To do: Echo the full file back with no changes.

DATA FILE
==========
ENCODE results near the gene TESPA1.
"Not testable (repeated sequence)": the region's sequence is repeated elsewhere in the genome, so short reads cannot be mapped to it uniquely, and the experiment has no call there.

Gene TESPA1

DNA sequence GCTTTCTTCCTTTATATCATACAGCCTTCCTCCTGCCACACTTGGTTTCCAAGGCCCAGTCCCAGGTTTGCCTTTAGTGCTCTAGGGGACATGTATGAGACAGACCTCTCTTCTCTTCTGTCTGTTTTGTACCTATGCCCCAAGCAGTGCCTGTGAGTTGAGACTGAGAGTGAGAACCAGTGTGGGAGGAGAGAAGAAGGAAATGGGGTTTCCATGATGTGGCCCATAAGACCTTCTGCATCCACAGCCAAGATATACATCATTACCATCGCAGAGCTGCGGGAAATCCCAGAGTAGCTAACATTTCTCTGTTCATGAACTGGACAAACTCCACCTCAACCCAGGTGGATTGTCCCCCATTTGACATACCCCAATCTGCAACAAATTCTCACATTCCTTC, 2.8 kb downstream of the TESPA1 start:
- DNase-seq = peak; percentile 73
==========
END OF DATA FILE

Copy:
ENCODE results near the gene TESPA1.
"Not testable (repeated sequence)": the region's sequence is repeated elsewhere in the genome, so short reads cannot be mapped to it uniquely, and the experiment has no call there.

Gene TESPA1

DNA sequence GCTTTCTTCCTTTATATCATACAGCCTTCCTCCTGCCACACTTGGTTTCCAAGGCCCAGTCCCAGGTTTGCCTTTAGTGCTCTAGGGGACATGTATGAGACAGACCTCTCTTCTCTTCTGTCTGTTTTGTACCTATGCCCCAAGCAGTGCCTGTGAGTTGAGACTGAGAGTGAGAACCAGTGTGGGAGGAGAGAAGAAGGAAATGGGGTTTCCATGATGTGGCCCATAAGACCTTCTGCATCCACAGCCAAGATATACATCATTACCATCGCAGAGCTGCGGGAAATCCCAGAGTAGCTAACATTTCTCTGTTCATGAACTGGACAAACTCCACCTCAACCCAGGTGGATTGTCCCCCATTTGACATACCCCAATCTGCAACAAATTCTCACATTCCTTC, 2.8 kb downstream of the TESPA1 start:
- DNase-seq = peak; percentile 73